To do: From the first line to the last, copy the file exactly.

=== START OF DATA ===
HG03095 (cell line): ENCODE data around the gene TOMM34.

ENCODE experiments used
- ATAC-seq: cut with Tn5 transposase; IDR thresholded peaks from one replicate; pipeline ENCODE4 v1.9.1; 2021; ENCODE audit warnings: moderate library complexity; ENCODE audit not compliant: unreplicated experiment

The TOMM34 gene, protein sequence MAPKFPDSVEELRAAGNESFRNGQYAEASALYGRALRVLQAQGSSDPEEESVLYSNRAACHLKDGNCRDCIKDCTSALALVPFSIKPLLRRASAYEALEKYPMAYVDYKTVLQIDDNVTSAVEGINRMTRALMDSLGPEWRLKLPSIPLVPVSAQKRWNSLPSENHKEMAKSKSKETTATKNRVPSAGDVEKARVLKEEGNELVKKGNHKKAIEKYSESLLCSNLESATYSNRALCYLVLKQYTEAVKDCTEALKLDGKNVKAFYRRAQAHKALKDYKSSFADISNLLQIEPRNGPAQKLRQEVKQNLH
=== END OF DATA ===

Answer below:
HG03095 (cell line): ENCODE data around the gene TOMM34.

ENCODE experiments used
- ATAC-seq: cut with Tn5 transposase; IDR thresholded peaks from one replicate; pipeline ENCODE4 v1.9.1; 2021; ENCODE audit warnings: moderate library complexity; ENCODE audit not compliant: unreplicated experiment

The TOMM34 gene, protein sequence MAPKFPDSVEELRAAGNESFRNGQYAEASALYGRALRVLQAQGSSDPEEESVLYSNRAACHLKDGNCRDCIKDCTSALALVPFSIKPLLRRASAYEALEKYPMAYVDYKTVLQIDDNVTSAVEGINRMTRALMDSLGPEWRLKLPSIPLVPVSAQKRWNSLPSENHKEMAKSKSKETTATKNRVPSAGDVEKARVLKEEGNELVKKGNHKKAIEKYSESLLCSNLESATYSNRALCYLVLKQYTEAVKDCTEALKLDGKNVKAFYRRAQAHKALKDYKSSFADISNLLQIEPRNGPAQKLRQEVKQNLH